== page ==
Silent Images teaches Myanmar’s leaders how to tell their own stories

Matthews – Mint Hill Weekly

Thanks to a recent mission carried out by David Johnson, founder of Matthews-based nonprofit Silent Images, Myanmar citizen leaders can now use their newly acquired leadership skills and training to create more opportunities for future generations. Photo courtesy of Silent Images.

MATTHEWS – Tucked away at the corner of an alley on John Street in Matthews, the whole world unfolds – the beauty, the suffering, the sadness and joy. Captured by cameras, Silent Images founder David Johnson brings the nature of human kind into focus.

Since 2006, Johnson has risked his life to tell the stories of oppressed people by traveling across the world as a humanitarian photographer and storyteller.

“Even though it’s scary, we (his team) know we are making a difference … the risk is worth it, knowing you are doing this to help others,” said Johnson, a 39-year-old resident of downtown Matthews.

Johnson traveled to Myanmar for the first time in 2011 to meet the Kachin people, who had become internally displaced because of the renewed violent attacks on their villages by Burmese soldiers. Most were living in refugee camps in the Kachin State, near the border of China. He captured the stories of displaced people, who were suffering but still had hope for a better tomorrow. The Art Institute in Charlotte hosted Johnson’s gallery on the Kachin community from May to July 2012.

Burma, an Asian country now known as Myanmar, has experienced political unrest since the 1960s, when the government was overturned by its own military regime. Each province formed its own protest groups and armies to defend its homes and push for democracy.

Fast forward to 2015, and the political climate has changed drastically. While the country and many of its people still face challenges – from farmers protesting for their land rights in Monywa to the oppression of the Rohingya Muslims at the hands of extremist Buddhists – Johnson said he’s seen a lot of growth.

“There’s more life in Myanmar, businesses are growing, new construction (is) underway and the first democratic elections are this year,” he said.

Johnson’s current role in Myanmar gives evidence of this change. His fifth trip takes him back not only to capture untold stories for other nonprofits, but also to share his gift of storytelling with Myanmar’s citizen leaders, empowering them to tell their own stories.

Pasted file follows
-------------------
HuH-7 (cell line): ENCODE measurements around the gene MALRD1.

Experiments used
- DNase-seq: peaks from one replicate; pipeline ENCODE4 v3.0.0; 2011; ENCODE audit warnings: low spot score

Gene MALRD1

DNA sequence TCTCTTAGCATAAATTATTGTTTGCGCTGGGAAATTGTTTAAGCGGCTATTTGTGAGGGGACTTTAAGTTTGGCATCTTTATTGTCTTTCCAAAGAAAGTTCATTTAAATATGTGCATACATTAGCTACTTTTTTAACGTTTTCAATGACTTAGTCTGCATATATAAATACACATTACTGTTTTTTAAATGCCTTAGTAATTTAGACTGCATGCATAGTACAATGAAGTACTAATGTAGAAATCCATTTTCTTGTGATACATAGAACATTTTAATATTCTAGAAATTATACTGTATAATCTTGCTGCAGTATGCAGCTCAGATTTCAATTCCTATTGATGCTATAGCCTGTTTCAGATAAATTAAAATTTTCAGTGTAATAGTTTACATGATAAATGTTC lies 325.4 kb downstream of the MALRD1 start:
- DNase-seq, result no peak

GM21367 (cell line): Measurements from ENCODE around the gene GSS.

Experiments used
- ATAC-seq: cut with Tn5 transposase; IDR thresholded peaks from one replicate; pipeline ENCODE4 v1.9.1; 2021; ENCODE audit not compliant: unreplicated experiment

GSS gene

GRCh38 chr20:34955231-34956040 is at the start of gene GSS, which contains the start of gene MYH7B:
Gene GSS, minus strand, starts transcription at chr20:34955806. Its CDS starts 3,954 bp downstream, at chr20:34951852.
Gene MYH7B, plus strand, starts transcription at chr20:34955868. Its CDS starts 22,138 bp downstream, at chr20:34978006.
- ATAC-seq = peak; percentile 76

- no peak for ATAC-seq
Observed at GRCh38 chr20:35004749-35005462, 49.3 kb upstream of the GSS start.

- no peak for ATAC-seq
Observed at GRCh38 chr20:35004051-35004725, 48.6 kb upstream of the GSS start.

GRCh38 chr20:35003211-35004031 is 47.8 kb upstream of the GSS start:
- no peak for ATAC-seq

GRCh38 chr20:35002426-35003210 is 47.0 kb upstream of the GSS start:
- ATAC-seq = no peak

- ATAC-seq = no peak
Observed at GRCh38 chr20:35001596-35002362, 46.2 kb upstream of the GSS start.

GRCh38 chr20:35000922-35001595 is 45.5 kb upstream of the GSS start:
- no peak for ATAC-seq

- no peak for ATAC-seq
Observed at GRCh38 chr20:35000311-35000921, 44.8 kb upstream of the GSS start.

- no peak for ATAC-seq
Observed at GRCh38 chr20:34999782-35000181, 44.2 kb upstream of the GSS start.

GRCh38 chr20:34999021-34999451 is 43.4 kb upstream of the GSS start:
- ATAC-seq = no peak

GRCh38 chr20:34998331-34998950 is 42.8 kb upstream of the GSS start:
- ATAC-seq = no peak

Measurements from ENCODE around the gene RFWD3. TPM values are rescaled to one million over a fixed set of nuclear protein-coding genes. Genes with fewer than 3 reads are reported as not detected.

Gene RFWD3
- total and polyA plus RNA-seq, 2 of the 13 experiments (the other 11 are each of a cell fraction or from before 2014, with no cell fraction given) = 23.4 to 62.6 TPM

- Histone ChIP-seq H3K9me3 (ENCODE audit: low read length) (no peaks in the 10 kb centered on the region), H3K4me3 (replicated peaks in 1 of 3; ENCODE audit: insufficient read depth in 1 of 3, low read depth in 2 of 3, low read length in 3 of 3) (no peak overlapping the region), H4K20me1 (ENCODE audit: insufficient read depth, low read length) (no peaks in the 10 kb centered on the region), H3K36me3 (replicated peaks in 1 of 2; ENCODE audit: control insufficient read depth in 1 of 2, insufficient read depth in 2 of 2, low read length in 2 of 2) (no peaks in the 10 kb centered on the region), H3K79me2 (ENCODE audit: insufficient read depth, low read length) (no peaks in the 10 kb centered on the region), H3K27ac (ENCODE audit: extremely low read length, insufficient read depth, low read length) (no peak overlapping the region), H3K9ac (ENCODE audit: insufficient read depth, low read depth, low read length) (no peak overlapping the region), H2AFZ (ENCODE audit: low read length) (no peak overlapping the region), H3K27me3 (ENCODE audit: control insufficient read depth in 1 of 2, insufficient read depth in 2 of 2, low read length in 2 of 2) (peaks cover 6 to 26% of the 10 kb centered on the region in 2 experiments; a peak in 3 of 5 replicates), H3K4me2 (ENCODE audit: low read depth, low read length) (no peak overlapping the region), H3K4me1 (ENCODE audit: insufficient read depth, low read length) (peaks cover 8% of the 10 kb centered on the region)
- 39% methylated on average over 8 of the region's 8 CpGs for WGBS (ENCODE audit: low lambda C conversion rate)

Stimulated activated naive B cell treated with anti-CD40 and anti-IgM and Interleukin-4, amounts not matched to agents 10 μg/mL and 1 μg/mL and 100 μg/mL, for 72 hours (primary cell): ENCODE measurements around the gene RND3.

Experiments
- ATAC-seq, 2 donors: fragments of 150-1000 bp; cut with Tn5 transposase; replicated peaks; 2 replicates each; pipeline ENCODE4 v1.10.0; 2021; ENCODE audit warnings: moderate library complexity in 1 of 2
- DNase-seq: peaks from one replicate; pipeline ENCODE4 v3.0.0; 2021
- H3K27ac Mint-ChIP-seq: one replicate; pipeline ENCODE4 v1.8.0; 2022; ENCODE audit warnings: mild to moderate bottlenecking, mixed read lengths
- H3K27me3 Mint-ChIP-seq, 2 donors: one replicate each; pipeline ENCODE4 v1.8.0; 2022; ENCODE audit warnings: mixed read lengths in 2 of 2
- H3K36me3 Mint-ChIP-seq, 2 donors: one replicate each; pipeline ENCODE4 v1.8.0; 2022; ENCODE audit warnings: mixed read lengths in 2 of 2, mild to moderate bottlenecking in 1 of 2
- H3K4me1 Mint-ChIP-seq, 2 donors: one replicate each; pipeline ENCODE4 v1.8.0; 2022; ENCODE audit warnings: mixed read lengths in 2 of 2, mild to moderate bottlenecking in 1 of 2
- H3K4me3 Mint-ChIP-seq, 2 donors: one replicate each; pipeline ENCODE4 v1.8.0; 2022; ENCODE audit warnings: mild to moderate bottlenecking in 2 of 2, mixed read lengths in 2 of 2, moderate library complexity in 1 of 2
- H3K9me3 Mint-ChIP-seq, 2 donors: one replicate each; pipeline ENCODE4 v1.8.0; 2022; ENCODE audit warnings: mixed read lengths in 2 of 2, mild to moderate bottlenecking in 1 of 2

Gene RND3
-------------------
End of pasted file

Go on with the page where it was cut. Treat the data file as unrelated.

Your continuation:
The DeBeor Family Foundation of Wichita, Kansas, hosts the DeBeor Fellowship for Myanmar leaders for the second year. Young entrepreneurs, business leaders and nonprofit founders apply for the yearlong fellowship, where corporate, educational and non-government organizations’ experts from Myanmar, southeast Asia and western countries travel to Yangon and provide free training and mentorship.

Johnson, who also returned to teach photography and storytelling for his second year with the fellowship, said 38 Myanmar fellows attended their first of three seminars last month. The DeBeor Foundation provides each fellow with a camera, and Johnson said he teaches them technical skills, such as composition, and purposeful photography – meaning how to use a camera to tell the stories that align with their missions.

He’ll return in May to assess their work, pick out their gallery of photos and help create videos from the stills.

Johnson said the most significant part of this fellowship is giving the power back to the people.

“These people have been taught to suppress the individual, and now they are being encouraged to tell their stories,” he said. “This wasn’t possible five years ago – it’s a pivotal season for them.”

Yin Myo So, a 2014 DeBeor Fellowship graduate, agrees.

“Whenever we go back to our area and contribute what we’ve shared and learned not only from the DeBeor Fellowship, but … that the future is in the hands of young Myanmar/Burmese people,” she said in a video on the DeBeor Fellowship’s website, http://deboer.clickcom.com.

Johnson said he feels honored to donate his time to the fellowship and the people of Myanmar. He hopes to continue teaching photography and storytelling there, teaching himself out of a job and passing that role on to this generation of Myanmar leaders.

“If Westerners are still leading, we haven’t done our job,” he said. “We have to put the power and opportunity back into the hands of the people.”

Silent Images is a Matthews-based nonprofit that tells the stories of oppressed and impoverished people in the U.S. and abroad. Find more information about Silent Images at http://www.silentimages.org, or call 704-999-5010.

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